Vaccinations, health and hygiene for travel overseas

by isvolunteers on Monday, 11 March 2013

Mosquitoes transmit many viral diseases, but do you know which ones? (c)  all images from google.

There’s a lot to think about from a health perspective when going overseas. For example, have you booked a consultation with a travel medicine clinic or your doctor? Do you need a yellow fever vaccination? Can you drink the water? Are you worried about malaria, dengue or cholera? Will you remember to get your prescriptions filled before you leave?

We hope this information will help you thoroughly prepare for a healthy trip!

  • Get informed through a little research
  • Book an appointment with your doctor or a travel medicine clinic (soon!) for vaccinations and other medical advice
  • Ensure you have enough personal medications for the duration of your trip
  • Secure travel/medical insurance right away
  • Pack your personal first aid kit
  • Food, water and personal hygiene tips while you’re away

Visit official websites for info current and advice on vaccinations and health issues in each country

Getting Started… Do Your Own Research

Know where you’re going and how you’ll get there, i.e. will you need to transit through another country en route? This is very important as some governments have vaccination requirements even if you are just stopping over in their airports).

Start your research with a Travel Guide (like a Lonely Planet) or with a few websites such as the ones below, to inform yourself about travel advisories, recommended vaccinations and other information on diseases prevalent in your destination country/s.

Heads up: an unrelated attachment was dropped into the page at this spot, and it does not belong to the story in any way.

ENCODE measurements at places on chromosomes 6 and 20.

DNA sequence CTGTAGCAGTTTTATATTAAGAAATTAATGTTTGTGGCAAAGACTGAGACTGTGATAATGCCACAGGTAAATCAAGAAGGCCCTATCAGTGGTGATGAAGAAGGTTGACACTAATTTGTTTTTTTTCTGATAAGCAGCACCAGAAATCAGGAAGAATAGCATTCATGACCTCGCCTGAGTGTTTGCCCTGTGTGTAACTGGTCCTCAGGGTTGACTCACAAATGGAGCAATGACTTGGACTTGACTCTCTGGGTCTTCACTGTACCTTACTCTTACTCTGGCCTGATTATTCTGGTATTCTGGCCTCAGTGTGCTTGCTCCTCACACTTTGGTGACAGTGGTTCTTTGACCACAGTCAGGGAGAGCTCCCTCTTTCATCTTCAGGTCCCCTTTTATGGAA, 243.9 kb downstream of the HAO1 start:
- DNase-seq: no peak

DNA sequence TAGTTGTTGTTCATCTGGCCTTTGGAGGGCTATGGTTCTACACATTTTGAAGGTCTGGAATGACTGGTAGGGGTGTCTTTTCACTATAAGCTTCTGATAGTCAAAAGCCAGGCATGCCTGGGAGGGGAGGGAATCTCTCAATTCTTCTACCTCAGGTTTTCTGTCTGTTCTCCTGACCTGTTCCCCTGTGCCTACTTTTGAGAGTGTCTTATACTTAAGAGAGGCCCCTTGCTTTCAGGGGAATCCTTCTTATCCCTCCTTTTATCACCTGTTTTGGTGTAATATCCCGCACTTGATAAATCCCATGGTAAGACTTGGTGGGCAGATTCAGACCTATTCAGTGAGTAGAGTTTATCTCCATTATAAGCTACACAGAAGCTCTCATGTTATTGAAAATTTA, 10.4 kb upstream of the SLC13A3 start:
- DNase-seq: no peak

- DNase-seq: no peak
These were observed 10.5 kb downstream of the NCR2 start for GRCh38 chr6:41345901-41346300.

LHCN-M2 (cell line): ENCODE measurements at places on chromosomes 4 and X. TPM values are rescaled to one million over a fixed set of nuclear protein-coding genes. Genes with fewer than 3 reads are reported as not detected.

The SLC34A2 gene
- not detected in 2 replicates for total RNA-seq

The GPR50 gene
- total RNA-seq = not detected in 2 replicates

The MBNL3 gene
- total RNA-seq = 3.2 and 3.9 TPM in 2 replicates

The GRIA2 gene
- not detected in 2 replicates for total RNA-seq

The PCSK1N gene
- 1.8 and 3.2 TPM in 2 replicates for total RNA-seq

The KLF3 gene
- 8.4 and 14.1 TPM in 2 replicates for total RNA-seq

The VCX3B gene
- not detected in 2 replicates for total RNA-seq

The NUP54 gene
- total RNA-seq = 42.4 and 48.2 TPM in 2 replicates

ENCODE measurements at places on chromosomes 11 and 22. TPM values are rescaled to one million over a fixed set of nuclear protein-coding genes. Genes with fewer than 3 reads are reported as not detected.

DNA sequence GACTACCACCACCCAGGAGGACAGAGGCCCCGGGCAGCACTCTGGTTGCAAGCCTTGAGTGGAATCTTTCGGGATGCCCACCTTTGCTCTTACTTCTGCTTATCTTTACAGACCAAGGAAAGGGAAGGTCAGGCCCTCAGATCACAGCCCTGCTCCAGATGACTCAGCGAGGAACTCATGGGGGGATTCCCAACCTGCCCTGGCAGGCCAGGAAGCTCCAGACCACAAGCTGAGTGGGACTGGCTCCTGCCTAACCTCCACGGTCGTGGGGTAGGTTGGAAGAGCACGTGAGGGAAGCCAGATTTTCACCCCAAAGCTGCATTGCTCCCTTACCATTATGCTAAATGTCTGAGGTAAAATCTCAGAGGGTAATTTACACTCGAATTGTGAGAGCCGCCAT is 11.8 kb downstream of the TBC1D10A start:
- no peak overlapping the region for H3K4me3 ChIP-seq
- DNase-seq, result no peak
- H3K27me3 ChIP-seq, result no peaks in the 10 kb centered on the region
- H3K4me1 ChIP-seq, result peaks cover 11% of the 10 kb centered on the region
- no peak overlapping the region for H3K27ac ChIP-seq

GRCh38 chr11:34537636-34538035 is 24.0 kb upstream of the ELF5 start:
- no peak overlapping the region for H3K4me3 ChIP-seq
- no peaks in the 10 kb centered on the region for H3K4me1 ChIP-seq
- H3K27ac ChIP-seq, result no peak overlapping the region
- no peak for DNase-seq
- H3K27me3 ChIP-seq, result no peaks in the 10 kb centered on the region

Malaria is transmitted by infected mosquitoes. There are no vaccinations against malaria; however you can consider taking anti-malarial medication upon the advice of your doctor

Next, visit your family doctor or a travel medicine clinic

After you’ve done some research and become more informed about what types of vaccinations you may need and what questions you should ask, book an appointment with your doctor or a clinic specializing in travel medicine. Get professional advice about vaccinations and other health considerations specific to your destination, and any countries you may transit through. The important thing is to do this SOONER rather than later as some vaccinations may require a booster after a few weeks, and some medications (like anti-malarial medications) may need to be taken well in advance or and can take a few weeks for your pharmacy to order them in. It is pretty vital to not leave this to the last minute!